With Wallace Stevens emerging as a father figure for American poetry of the late twentieth century, Mark Halliday argues that it is time for this "poet of ideas" to undergo an ethical critique. In this bold, accessible reconsideration of Stevens' work, he insists on the importance of interpersonal relations in any account of human life in the modern world. Although Stevens outwardly denies aspects of life that center on such relations as those between friends, lovers, family members, and political constituents, Halliday uncovers in his poetry an anxious awareness of the importance of these relations. Here we see the difficulties Stevens made for himself in wanting to offer a thoroughly satisfying version of secular spiritual health in the modern world without facing up to the moral and psychological implications of his own interpersonal needs, problems, and responsibilities. The final chapter reveals, however, an unusually encouraging "avuncular" attitude toward the reader of the poetry, which may be felt to redeem Stevens from the alienation observed earlier. Halliday develops his views by way of comparisons between Stevens and other poets, especially Thomas Hardy, Emily Dickinson, Robert Frost, and John Ashbery. Originally published in 1991. The Princeton Legacy Library uses the latest print-on-demand technology to again make available previously out-of-print books from the distinguished backlist of Princeton University Press. These editions preserve the original texts of these important books while presenting them in durable paperback and hardcover editions. The goal of the Princeton Legacy Library is to vastly increase access to the rich scholarly heritage found in the thousands of books published by Princeton University Press since its founding in 1905.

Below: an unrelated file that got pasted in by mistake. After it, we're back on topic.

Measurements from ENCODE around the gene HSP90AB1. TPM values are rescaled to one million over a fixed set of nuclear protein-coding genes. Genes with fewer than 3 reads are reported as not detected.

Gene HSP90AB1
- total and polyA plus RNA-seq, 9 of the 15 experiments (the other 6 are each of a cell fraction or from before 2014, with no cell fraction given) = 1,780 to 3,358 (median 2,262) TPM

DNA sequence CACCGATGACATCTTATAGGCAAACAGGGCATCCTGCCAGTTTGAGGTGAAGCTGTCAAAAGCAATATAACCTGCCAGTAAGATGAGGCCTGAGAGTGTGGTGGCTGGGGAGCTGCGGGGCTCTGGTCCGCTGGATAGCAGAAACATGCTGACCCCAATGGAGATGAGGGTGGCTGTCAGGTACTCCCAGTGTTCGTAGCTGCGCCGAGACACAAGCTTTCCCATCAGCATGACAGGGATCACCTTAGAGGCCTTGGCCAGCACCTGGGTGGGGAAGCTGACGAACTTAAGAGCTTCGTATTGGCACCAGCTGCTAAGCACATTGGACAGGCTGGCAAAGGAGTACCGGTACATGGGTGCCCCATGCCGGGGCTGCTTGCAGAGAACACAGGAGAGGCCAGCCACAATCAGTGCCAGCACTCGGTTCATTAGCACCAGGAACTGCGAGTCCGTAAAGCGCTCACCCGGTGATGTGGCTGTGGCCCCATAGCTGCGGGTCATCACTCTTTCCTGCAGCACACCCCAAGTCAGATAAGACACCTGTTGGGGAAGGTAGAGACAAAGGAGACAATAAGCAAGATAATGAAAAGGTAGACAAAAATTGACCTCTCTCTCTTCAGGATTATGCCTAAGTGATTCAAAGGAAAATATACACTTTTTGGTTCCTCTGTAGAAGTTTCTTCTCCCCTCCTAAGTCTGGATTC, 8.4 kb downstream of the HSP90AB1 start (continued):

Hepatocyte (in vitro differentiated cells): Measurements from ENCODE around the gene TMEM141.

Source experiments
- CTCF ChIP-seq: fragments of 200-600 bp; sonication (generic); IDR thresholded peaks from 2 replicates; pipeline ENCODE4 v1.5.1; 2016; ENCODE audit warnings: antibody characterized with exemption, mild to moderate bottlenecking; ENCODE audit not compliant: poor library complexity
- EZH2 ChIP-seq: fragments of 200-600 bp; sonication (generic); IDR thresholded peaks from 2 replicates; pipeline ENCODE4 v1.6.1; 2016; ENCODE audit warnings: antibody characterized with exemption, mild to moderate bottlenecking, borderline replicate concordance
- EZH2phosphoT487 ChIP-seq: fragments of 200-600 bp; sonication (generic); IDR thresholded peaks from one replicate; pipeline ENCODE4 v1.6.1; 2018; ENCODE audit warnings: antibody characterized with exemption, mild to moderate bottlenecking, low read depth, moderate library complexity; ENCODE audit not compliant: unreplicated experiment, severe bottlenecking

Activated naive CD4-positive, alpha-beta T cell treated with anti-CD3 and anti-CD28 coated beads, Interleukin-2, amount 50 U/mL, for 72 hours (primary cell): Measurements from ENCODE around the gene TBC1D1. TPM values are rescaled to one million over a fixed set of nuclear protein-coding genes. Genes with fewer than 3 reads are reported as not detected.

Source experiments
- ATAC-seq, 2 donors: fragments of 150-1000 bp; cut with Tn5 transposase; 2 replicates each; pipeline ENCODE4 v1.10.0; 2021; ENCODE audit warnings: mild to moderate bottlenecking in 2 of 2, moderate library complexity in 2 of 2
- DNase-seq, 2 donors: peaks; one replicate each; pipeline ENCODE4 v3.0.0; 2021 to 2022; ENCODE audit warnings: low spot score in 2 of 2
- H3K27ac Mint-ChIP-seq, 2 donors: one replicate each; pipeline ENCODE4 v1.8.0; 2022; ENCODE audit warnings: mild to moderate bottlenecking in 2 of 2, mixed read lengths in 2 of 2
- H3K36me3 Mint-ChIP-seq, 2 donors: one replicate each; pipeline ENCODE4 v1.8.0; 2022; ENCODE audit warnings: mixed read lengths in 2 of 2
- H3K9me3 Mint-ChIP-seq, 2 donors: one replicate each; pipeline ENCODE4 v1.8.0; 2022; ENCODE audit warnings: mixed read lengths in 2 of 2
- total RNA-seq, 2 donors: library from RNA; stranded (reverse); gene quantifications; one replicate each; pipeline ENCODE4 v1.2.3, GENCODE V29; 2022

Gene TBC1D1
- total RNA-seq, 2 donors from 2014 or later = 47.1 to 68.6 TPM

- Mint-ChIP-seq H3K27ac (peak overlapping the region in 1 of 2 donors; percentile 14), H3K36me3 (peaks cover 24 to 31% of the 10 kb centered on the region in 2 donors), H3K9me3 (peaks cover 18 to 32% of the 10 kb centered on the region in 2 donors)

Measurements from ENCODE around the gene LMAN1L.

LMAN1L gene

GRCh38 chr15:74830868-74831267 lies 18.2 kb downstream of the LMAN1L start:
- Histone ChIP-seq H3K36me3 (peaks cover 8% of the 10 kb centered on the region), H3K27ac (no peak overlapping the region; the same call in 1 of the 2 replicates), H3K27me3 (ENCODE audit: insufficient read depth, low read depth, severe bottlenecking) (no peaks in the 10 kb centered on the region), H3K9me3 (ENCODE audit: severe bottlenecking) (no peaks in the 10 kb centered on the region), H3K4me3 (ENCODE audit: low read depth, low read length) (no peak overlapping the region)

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Reviews provided by Syndetics

CHOICE Review

Despite the density of subject matter, this book is unusually absorbing, filled with suggestive insights and analyses. Halliday shows a sensitive, level-headed appreciation of the self-centered (even solipsistic), enigmatic poet-insurance executive, and he relates Stevens to poets with common elements of outlook and subject matter: Hardy, Wordsworth, Dickinson, Yeats, Frost, Ashbery. Halliday, bothered by Stevens's having ignored or denied interpersonal relations in his poetry, examines it for "tantalizing glimpses" of the reality of those relations, making the reader aware of Stevens's "failure to deal with something": human suffering, "the humanity of desirable women, the sheer presence of others." The chapters on "Stevens and Heterosexual Love" and "Stevens on Solitude" are intriguing. Regarding the former: Stevens's having chosen to shut his wife out of his life, his glamorizing of hypothetical or idealized females is understandable. Regarding the latter, Halliday considers four kinds of solitude in Stevens's poems: physical, emotional, ontological, and cosmic. Noteworthy too is Halliday's description of strategies literary devices Stevens used for avoiding "vivid perception of other persons," particularly when they are suffering: merging, blurring, fatalistic foreseeing, miniaturing others. Enthusiastically recommended.-S. I. Bellman, California State Polytechnic University, Pomona